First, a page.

Today I am very pleased to introduce David Vernon, judge and editor at Stringybark Stories. Stringybark hosts a number of short story competitions each year in an attempt to find the new voices of Australian writing. If you’ve ever been curious about how writing competitions are judged and what people are looking for, then this is for you.
Tell me about Stringybark Stories. What makes you different from other writing competitions?
I established Stringybark Stories in 2010 after I became disillusioned at what was available for Australian writers. There seemed to be (and in fact still are) two tiers of competitions — the big ones with big prizes and a myriad of little ones with tiny prizes. Both have problems. The big ones are bureaucratic, monolithic and unfriendly. Once you have submitted your story that’s it. Unless you win something you never hear again from them — they rarely even acknowledge your submission. The small ones are bureaucratic in another way — they often require paper-based submission, cheques and once again you never hear anything until the results are announced — and when they are announced it is in the local newspaper and not even on a website.
The other issue is that even if you win a writing competition your story goes into limbo. You may receive cash, a glow of satisfaction and then that is it. With Stringybark we publish (in paperback and as an e-book) the winning entries and the highly commended stories. Hence we support the author by saying categorically, “Your writing is good enough to be published.”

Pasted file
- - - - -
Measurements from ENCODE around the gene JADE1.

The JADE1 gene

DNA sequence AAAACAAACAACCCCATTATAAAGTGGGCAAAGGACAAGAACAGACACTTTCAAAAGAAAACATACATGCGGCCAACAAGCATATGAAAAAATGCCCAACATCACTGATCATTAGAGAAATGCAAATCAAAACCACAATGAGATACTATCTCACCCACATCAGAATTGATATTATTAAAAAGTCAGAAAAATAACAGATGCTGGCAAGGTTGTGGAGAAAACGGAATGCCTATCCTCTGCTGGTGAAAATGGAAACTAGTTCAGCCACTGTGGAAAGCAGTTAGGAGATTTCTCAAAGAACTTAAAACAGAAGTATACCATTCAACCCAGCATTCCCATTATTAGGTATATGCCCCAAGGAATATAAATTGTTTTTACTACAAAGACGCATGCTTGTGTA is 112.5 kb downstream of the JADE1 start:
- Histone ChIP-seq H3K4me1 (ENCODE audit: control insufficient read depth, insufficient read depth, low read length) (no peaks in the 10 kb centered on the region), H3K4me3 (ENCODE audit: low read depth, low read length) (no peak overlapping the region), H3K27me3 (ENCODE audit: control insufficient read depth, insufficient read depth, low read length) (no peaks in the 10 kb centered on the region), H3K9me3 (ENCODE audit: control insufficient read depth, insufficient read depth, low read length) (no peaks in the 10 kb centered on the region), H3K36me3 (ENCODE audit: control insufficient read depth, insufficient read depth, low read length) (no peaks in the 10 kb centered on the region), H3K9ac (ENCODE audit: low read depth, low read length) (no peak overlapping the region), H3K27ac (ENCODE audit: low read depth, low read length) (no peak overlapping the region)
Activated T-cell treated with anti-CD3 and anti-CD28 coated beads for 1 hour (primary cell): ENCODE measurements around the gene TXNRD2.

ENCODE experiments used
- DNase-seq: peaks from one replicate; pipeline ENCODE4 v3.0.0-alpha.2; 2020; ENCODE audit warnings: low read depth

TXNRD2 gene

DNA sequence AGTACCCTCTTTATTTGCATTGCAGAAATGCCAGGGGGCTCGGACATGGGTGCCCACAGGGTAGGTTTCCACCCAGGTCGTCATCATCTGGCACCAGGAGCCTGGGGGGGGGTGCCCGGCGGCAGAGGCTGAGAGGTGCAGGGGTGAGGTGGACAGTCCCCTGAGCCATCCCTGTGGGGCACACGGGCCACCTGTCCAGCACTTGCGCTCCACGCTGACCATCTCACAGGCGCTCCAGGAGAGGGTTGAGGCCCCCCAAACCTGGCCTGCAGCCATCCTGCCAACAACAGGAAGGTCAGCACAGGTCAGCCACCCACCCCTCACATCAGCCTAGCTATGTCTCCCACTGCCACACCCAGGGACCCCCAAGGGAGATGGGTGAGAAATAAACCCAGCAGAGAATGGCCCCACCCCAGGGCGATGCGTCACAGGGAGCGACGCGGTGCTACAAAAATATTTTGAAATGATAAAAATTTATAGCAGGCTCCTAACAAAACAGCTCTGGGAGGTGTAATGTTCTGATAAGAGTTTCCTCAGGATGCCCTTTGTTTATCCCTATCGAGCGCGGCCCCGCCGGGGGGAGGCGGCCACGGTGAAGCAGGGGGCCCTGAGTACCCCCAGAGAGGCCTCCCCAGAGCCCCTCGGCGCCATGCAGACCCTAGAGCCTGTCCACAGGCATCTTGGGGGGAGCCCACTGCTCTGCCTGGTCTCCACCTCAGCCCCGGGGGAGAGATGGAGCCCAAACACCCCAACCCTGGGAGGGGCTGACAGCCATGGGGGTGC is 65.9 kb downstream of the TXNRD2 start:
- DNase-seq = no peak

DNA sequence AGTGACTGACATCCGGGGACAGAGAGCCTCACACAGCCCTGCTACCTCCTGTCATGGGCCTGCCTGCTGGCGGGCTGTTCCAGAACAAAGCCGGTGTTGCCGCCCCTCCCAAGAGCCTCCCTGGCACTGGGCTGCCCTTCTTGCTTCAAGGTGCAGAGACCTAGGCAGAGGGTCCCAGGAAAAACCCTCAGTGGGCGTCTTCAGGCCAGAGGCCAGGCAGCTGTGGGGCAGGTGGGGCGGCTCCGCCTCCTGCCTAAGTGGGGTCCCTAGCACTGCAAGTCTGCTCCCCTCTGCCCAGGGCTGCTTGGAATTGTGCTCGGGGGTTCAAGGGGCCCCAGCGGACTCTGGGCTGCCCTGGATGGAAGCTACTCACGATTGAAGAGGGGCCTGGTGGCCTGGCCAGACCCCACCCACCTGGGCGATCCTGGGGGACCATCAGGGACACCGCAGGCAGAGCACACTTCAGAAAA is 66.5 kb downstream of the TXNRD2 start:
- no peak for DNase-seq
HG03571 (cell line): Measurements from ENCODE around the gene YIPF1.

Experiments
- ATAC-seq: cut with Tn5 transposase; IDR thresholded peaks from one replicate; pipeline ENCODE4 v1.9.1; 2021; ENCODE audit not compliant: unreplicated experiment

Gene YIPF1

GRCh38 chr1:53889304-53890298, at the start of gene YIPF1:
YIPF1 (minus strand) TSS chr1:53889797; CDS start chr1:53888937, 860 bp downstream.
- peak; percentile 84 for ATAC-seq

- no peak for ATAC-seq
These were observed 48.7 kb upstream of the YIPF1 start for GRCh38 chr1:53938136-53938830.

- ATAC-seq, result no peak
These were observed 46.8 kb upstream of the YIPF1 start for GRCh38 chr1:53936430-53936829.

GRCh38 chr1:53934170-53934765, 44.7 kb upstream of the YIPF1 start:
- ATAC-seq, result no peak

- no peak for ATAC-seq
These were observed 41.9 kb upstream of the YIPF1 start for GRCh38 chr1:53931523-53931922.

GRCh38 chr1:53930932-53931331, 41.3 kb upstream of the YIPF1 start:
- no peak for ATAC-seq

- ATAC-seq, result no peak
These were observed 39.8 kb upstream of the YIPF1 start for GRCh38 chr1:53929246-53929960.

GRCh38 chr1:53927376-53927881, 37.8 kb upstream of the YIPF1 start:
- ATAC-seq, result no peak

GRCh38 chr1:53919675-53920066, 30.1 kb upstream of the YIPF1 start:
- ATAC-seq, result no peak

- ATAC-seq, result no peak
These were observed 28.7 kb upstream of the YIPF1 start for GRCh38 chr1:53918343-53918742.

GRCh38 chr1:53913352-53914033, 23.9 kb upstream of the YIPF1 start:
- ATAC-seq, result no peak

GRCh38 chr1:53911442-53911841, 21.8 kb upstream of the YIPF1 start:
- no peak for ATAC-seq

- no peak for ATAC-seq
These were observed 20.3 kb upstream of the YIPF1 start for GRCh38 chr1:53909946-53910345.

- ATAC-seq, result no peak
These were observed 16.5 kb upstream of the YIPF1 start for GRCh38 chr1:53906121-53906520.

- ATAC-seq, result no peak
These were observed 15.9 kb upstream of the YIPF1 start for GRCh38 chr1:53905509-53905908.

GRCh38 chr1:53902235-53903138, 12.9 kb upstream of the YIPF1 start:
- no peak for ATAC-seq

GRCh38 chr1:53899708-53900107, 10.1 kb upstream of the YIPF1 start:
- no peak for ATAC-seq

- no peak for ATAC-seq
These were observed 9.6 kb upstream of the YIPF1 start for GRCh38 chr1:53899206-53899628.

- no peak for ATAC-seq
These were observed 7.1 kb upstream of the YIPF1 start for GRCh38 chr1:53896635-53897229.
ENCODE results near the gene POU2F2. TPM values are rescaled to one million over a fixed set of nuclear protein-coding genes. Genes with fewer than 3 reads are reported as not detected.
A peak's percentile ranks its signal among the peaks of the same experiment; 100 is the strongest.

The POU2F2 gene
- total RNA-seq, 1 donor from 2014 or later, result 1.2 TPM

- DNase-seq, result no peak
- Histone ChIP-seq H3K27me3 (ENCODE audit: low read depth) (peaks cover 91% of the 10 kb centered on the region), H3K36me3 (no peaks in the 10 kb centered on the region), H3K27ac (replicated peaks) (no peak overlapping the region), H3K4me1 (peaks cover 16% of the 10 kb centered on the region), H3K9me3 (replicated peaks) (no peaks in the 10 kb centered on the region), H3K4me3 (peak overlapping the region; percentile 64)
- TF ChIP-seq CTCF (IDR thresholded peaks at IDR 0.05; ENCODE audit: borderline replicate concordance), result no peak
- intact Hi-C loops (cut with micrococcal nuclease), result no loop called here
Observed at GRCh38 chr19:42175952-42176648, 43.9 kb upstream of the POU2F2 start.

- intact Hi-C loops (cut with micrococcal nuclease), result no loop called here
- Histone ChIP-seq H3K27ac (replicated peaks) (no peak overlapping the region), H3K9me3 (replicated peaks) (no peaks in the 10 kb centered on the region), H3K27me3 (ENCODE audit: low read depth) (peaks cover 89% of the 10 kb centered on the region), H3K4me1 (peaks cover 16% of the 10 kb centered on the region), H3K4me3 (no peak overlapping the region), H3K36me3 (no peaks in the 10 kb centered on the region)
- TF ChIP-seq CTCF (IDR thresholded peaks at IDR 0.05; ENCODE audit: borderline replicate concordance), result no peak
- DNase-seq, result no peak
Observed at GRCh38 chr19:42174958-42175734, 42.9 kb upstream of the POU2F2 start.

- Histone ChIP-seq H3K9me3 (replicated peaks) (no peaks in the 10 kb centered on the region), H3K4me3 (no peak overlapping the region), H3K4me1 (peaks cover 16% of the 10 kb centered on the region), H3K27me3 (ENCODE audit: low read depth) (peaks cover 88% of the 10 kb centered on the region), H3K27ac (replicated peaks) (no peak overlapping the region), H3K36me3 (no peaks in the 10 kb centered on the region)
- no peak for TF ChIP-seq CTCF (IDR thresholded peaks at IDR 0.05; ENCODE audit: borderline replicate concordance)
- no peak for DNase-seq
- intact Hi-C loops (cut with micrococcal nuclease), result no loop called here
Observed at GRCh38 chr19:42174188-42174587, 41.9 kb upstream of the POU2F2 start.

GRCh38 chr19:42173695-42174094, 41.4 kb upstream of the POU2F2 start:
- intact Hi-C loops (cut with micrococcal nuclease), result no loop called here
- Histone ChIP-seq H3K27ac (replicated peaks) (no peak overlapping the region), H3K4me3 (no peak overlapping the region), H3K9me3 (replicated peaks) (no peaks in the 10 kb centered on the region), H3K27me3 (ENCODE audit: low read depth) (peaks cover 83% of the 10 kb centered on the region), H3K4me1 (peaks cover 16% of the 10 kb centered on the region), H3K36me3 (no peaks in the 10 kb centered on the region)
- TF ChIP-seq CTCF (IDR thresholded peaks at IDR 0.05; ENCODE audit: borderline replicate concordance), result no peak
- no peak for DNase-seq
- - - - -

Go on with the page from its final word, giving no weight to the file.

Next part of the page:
In short, I created Stringybark Stories to encourage short story writing by:
- being friendly and easy to interact with;
- being contemporary (we have a large website that is easy to navigate and all entries are accepted electronically);
- being transparent — all our judging criteria are clear, easy to understand and available and perhaps most importantly we offer the option of receiving feedback on every story entered. Each entrant can see exactly what each judge thought of their story. Continuing the transparency theme — we publish the names of all our judges and small biographies about them, so once again writers can see who is judging their work;
- having more than one judge (quite a few small competitions have only one judge — we have three and often four);
- helping writers to improve — we produce a free newsletter that comes out once or twice a month;
- rewarding those who write good stories by ensuring that their story is published, both electronically and in paper form; and
- celebrating writing success by giving the winning authors a profile page on our website.
Since our first competition in 2010 we have run eight competitions, judged 1127 entries, given $4,190 in prizes, published 273 short stories in 10 e-books and 9 paperbacks.
Our competition themes are set by writers and readers themselves by us seeking regular feedback from writers and that way we know we are meeting the needs of writers and readers.
What do you look for when you’re judging a short story?
We make it very clear on our website what we are looking for — all part of our transparency — but in short we want stories that match the genre of the competition, have a strong and internally consistent plot, good characterisation and deal with interesting subject matter. In addition, competent punctuation and grammar don’t go astray either! Everything people want in a novel, we want in a short story. We do publish submission guidelines which should make it easier for both the submitter and the judge but it is constantly amazing how few people read them and that even fewer writers follow them.